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Tensions Build Along U.S.-Mexico Border
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Tensions Build Along U.S.-Mexico Border


Tensions Build Along U.S.-Mexico Border

Tensions Build Along U.S.-Mexico Border
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  • <iframe src="" width="100%" height="290" frameborder="0" scrolling="no" title="NPR embedded audio player">
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Reports of border incursions by Mexican officials and the recent deadly shooting of an illegal Mexican immigrant in Texas have boosted tensions between Mexican and U.S. officials along the border. Alex Chadwick speaks with Carrie Kahn about the current situation and the potential long-term impact on America's relationship with its neighbor to the south.


Along Mexico's border with the United States several incidents recently have raised tensions between the two countries. Members of the U.S. border patrol complained that uniformed Mexican police and soldiers have made regular incursions across the border and this has gone on for about ten years. And Mexican officials are demanding a probe into the fatal shooting of an illegal immigrant, by a U.S. border agent, late last month that came at a border crossing. Joining us now is NPR's Carrie Kahn. Carrie, first the shooting, what happened in this incident?

CARRIE KAHN, reporting:

Well, it happened December 30th and it was in the evening along the border between San Diego and Tijuana and at that part of the border there are two fences that are there. So U.S. officials say a group of migrants hopped the first fence and were attempting to scale the second barrier, they were using a ladder, when a border agent intervened.

And the agent says one of the migrants threw a rock, nearly hitting his head, and they had a one-on-one confrontation, and the agent fired his gun. Investigators say the migrant then ran back toward Mexico. Mexican officials say the man was 20-year-old Guillermo Martinez, and he later died of his wounds at a Tijuana hospital.

And Alex, I went to the area with the dead man's brother. His name is Augustine, and he had a much different version of the events. Augustine was with his brother that night. He says the agent shot his brother in the back as the two were running away, and Augustine denies throwing any rocks.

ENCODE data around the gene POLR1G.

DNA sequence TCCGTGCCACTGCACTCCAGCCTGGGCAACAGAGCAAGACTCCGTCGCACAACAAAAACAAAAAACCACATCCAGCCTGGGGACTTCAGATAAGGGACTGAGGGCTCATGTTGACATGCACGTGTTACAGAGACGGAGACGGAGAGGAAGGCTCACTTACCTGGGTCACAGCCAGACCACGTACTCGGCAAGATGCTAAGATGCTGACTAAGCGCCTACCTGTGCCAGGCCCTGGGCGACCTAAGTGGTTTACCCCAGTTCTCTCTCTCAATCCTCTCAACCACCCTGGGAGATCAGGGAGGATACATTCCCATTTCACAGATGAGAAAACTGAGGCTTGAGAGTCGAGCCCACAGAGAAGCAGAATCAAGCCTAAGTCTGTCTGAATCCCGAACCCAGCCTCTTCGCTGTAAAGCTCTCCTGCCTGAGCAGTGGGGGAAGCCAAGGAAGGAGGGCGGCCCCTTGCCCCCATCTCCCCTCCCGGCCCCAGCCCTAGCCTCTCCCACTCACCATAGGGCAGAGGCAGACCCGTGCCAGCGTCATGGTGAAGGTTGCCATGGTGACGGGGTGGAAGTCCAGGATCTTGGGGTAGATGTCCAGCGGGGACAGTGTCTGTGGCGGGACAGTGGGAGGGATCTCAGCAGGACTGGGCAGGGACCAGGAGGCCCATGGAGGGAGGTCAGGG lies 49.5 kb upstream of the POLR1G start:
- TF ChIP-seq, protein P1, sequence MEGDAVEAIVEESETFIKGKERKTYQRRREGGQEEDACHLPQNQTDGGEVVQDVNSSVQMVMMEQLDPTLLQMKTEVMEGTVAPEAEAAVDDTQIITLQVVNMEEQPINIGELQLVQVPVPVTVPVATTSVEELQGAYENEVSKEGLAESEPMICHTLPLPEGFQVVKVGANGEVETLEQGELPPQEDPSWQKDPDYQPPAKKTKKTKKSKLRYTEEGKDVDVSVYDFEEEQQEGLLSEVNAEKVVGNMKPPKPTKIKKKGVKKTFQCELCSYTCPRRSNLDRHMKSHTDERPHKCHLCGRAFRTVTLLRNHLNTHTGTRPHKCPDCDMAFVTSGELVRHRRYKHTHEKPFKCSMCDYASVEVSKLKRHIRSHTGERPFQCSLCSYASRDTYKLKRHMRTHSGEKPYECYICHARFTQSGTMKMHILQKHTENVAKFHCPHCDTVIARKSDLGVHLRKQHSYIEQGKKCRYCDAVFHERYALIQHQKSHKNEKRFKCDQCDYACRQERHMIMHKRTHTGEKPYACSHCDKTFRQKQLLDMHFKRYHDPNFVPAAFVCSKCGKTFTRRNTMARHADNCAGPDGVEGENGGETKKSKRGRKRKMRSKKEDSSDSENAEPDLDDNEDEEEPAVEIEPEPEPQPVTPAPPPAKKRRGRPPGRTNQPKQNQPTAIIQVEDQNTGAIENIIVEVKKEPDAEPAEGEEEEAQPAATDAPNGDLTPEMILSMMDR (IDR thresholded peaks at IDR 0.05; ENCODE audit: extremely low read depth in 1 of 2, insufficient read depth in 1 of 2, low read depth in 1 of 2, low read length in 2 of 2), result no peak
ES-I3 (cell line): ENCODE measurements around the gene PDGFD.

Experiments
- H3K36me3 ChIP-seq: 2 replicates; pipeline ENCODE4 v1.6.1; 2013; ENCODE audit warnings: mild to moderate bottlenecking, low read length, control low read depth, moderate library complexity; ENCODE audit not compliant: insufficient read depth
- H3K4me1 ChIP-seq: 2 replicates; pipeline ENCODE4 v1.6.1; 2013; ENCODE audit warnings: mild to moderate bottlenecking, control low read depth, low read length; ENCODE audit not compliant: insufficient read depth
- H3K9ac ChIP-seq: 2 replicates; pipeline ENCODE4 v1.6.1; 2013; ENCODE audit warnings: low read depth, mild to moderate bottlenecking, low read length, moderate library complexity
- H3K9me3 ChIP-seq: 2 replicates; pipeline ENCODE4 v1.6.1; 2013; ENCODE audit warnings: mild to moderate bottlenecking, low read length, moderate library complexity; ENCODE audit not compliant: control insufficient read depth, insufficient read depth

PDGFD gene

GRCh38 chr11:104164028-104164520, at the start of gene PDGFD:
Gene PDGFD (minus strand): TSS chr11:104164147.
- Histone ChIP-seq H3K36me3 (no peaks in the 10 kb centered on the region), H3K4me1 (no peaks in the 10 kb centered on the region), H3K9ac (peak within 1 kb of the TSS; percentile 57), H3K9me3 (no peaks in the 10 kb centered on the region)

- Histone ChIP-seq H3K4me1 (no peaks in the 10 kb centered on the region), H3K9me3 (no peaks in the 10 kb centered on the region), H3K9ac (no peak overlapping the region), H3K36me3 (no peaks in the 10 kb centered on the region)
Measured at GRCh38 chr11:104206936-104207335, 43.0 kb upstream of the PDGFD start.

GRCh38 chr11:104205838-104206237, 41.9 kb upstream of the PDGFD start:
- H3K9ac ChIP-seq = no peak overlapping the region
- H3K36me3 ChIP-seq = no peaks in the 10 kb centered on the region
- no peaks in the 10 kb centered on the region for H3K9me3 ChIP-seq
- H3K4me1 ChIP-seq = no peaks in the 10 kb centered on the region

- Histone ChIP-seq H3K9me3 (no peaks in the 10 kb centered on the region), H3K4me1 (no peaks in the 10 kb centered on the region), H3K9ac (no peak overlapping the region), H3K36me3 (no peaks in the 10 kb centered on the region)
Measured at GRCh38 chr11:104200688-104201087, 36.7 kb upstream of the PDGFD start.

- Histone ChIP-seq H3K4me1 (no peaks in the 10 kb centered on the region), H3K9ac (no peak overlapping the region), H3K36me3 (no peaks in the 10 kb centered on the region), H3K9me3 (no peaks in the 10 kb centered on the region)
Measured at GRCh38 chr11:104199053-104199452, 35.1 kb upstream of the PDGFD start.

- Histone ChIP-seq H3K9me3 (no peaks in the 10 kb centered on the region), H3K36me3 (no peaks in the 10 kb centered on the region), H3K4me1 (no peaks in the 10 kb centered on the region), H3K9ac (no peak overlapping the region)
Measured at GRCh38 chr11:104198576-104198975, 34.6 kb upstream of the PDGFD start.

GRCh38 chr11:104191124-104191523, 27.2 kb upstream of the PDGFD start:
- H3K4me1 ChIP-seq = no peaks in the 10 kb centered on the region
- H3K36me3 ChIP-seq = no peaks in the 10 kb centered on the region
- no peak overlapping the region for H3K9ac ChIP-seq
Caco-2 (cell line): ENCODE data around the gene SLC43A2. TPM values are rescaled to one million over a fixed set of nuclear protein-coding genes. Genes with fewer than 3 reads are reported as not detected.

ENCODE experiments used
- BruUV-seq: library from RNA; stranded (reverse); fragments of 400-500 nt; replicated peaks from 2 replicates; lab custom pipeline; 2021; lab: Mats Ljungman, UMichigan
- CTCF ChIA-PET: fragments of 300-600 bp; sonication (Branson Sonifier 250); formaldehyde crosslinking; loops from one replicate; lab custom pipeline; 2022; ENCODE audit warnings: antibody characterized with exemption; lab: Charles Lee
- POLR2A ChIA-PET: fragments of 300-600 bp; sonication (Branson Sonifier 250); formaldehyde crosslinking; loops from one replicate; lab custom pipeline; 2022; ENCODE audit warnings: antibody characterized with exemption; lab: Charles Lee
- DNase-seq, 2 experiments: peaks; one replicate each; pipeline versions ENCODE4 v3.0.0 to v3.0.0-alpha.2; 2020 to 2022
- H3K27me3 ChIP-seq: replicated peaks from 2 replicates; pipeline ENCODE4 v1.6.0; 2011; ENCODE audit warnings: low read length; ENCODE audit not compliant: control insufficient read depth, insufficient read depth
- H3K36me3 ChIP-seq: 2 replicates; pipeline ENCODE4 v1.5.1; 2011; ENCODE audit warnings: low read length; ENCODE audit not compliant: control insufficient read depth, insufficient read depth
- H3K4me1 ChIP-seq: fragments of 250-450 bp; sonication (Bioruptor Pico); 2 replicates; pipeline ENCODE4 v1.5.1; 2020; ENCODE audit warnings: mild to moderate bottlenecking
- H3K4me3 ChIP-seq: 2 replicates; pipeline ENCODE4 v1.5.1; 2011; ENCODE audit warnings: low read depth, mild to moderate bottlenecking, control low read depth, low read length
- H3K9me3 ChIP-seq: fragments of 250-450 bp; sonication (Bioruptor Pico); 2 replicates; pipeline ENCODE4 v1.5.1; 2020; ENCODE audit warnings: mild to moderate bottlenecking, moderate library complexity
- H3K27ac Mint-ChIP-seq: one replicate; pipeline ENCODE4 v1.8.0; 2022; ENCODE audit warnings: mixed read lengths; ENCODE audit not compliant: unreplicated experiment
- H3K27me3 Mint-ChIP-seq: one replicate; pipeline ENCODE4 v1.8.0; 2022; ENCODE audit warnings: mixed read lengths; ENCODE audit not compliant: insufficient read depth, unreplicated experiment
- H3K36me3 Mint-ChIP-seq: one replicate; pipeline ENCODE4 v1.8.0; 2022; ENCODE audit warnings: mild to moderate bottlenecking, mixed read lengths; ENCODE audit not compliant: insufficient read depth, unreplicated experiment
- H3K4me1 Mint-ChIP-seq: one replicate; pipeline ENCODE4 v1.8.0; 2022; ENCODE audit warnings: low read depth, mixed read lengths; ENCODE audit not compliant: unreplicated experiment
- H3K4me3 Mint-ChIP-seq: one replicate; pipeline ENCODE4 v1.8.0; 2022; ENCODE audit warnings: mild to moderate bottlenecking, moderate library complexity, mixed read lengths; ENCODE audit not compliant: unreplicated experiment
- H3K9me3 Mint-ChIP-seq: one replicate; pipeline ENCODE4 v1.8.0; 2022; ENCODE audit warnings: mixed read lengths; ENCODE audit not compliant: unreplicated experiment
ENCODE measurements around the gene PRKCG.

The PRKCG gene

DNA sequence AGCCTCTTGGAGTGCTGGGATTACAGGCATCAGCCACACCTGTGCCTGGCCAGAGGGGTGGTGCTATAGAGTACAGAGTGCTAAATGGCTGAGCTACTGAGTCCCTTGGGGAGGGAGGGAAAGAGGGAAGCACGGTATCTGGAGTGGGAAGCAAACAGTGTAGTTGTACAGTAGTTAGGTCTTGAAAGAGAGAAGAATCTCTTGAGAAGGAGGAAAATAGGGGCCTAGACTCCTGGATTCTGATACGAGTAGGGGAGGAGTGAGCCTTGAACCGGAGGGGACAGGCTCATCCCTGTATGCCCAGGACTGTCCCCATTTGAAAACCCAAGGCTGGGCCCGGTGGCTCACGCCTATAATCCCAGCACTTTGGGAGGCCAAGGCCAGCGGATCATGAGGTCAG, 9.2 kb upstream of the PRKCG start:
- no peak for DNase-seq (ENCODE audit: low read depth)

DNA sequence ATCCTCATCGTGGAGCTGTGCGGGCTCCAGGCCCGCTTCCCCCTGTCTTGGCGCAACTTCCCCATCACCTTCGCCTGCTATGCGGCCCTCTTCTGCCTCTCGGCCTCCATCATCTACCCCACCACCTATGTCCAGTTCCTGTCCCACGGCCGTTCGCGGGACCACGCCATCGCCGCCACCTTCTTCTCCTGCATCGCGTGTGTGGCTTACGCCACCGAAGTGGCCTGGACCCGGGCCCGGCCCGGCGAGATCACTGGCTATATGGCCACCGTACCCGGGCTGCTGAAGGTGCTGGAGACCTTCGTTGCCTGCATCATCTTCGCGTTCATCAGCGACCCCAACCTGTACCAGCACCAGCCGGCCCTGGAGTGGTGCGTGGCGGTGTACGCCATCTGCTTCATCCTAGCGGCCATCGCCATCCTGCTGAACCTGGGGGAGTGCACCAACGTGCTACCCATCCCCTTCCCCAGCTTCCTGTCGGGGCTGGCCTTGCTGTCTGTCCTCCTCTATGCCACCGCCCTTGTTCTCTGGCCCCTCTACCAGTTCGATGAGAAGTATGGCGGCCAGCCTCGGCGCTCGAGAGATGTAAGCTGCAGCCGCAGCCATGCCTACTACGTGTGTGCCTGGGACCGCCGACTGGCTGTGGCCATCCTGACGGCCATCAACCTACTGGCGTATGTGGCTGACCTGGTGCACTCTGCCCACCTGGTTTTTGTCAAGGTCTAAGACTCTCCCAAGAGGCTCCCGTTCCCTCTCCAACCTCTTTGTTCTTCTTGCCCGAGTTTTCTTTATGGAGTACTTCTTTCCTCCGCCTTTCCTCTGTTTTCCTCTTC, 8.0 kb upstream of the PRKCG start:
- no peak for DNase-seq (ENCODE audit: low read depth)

CHADWICK: So, this incident is about three weeks old, now. An investigation is under way, or is the border patrol saying, this is done. We know what happened.

KAHN: Actually, the San Diego Police Department is investigating the shooting incident there, and Mexican officials are also investigating, and their investigation continues.

CHADWICK: Okay. What about the story of this incursion of Mexican police and soldiers coming across the border, which the border patrol agents say has been going on for ten years. Why are we just hearing about it?

KAHN: Those who cover the border, you hear about it frequently from border agents. Because what they say, the Mexicans always say, is that they're accidental incursions, that, usually in remote areas where there is no border fence, and it's very difficult, the demarcation between the two countries.

CHADWICK: And the suggestion on the part of the border patrol agents is, this is maybe not accidental incursions. These may be guys who are being paid off by drug smugglers to help get the stuff across the border.

KAHN: That is the fear. This report was issued by the Department of Homeland Security, and they documented more than 200 of these incursions by the Mexican military. And so, two prominent congressmen here in Southern California are asking for an investigation. They want to know more information about this, whether they were military personnel aiding drug traffickers, or whether they were imposters dressed in military personnel uniforms.

CHADWICK: When we began this report, we said that there actually has been a kind of worsening of tensions between Mexico and the U.S. over these incidents. My impression is that, kind of, various things happen along the border all the time. Are there really increased tensions because of these incidents?

KAHN: There's been other times where there have been tensions between the U.S. and Mexico. Right now, the rhetoric is running a little high, and the screaming on both sides of the border is particularly high, especially after the shooting. It was just one more insult that Mexicans saw, especially after Congress has just, the U.S. House of Representatives have just passed a proposal to build a 700-mile border fence. So, together, the two incidents fueled newspaper headlines, commentators in Mexico, and they've been saying this is just growing anti-immigrant sentiment in the U.S.

They want us to come here and work, but they don't want to afford us any rights, and they're constantly violating our human rights. So, the tensions have been high. Mexico's President Fox actually sent a diplomatic note to Washington D.C., urging a full investigation into the shooting, and there's been some barbs back and forth. So, things are a little higher now than before.

CHADWICK: NPR's Carrie Kahn here with us at NPR West. She regularly covers border issues.

Carrie, thank you.

KAHN: You're welcome.

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